Priming by Timing: Arabidopsis thaliana Adjusts Its Priming Response to Lepidoptera Eggs to the Time of Larval Hatching

Georgios Valsamakis, Norbert Bittner, Nina E. Fatouros, Reinhard Kunze, Monika Hilker, Vivien Lortzing*

*Corresponding author for this work

Research output: Contribution to journalArticleAcademicpeer-review

16 Citations (Scopus)


Plants can respond to eggs laid by herbivorous insects on their leaves by preparing (priming) their defense against the hatching larvae. Egg-mediated priming of defense is known for several plant species, including Brassicaceae. However, it is unknown yet for how long the eggs need to remain on a plant until a primed defense state is reached, which is ecologically manifested by reduced performance of the hatching larvae. To address this question, we used Arabidopsis thaliana, which carried eggs of the butterfly Pieris brassicae for 1–6 days prior to exposure to larval feeding. Our results show that larvae gained less biomass the longer the eggs had previously been on the plant. The strongest priming effect was obtained when eggs had been on the plant for 5 or 6 days, i.e., for (almost) the entire development time of the Pieris embryo inside the egg until larval hatching. Transcript levels of priming-responsive genes, levels of jasmonic acid-isoleucine (JA-Ile), and of the egg-inducible phytoalexin camalexin increased with the egg exposure time. Larval performance studies on mutant plants revealed that camalexin is dispensable for anti-herbivore defense against P. brassicae larvae, whereas JA-Ile – in concert with egg-induced salicylic acid (SA) – seems to be important for signaling egg-mediated primed defense. Thus, A. thaliana adjusts the kinetics of its egg-primed response to the time point of larval hatching. Hence, the plant is optimally prepared just in time prior to larval hatching.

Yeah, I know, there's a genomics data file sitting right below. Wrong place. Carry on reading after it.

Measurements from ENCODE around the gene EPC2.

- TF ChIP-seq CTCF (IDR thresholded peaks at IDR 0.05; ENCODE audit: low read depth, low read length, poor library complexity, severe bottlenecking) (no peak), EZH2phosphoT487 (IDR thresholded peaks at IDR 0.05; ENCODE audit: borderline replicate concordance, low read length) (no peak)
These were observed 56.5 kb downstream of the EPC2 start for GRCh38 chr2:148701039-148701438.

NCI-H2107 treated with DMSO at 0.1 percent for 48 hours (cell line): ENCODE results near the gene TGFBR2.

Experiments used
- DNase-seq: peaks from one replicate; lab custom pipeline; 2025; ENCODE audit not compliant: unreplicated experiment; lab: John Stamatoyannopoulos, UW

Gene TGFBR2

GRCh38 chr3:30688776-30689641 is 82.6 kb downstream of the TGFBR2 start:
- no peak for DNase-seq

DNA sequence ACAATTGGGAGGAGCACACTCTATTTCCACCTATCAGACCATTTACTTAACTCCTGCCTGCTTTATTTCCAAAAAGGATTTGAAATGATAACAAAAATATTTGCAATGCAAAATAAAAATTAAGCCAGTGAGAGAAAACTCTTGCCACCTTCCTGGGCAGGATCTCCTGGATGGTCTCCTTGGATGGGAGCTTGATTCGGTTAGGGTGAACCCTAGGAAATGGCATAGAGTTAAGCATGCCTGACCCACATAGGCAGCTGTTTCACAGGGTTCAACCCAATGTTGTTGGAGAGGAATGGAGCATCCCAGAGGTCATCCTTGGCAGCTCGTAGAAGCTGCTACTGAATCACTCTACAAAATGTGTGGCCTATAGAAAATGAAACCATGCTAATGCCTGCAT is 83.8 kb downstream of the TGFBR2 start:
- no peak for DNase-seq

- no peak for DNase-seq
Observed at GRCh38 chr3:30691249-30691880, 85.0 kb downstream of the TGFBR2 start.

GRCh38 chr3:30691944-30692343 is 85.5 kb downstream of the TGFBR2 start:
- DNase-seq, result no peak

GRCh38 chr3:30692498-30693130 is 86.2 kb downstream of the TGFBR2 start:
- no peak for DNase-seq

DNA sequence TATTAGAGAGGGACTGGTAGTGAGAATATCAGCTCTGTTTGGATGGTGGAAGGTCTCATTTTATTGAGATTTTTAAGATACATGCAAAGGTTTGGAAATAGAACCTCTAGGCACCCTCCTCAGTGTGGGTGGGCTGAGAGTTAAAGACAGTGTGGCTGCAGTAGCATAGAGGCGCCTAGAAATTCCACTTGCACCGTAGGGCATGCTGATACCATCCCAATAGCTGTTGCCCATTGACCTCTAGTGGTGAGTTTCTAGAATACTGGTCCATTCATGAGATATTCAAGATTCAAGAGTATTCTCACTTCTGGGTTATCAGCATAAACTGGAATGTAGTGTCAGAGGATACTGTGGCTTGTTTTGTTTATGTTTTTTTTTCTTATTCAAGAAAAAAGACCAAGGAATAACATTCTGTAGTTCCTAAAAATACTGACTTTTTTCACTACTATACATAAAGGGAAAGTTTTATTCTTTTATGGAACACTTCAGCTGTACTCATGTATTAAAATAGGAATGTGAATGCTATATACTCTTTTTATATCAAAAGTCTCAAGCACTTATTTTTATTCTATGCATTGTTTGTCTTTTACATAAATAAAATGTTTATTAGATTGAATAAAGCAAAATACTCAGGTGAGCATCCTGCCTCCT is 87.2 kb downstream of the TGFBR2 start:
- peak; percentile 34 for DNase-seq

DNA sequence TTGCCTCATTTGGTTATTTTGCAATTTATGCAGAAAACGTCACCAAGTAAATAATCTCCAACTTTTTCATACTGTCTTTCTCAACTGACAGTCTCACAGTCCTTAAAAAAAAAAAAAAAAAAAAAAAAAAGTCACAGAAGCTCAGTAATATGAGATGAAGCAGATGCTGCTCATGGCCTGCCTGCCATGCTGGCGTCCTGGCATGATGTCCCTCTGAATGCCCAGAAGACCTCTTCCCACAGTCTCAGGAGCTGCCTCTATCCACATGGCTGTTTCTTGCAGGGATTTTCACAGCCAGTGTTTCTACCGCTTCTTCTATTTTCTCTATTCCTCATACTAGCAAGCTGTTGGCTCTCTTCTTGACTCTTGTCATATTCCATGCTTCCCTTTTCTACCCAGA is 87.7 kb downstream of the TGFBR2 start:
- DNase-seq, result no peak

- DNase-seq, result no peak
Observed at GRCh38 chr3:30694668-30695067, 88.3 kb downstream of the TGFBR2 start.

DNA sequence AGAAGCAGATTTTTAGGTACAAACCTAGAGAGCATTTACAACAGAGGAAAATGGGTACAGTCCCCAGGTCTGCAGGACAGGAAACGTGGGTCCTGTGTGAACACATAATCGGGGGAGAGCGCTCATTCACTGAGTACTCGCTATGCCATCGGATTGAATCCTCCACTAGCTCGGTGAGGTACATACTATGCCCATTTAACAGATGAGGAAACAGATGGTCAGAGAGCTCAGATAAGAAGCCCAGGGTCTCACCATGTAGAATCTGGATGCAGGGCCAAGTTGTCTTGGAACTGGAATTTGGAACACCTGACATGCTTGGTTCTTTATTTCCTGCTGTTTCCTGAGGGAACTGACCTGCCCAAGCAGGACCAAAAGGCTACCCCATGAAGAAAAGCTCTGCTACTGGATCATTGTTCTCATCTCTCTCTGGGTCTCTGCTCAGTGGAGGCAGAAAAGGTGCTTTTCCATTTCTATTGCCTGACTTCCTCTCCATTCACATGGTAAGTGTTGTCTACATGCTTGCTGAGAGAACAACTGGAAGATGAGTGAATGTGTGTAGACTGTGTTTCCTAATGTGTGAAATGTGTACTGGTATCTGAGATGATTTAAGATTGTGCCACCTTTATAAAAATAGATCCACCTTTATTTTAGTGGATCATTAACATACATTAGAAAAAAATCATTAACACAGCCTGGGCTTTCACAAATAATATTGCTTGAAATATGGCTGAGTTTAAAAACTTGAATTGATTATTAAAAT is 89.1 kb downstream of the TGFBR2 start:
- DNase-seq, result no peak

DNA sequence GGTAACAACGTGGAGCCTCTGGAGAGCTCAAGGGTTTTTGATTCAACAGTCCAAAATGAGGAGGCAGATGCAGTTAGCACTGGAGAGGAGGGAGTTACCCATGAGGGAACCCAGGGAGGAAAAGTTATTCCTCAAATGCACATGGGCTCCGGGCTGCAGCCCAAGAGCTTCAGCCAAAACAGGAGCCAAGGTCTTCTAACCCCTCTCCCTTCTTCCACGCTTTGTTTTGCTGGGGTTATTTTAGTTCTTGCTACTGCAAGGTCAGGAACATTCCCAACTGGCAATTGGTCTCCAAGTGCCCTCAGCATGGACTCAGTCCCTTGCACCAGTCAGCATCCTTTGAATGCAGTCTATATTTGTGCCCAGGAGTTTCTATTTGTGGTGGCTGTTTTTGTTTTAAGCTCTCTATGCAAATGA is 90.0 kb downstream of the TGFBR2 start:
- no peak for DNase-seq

Original languageEnglish
Article number619589
JournalFrontiers in Plant Science
Publication statusPublished - 9 Dec 2020


  • Brassicaceae
  • insect eggs
  • Lepidoptera
  • plant defense
  • PR genes
  • priming
  • salicylic acid


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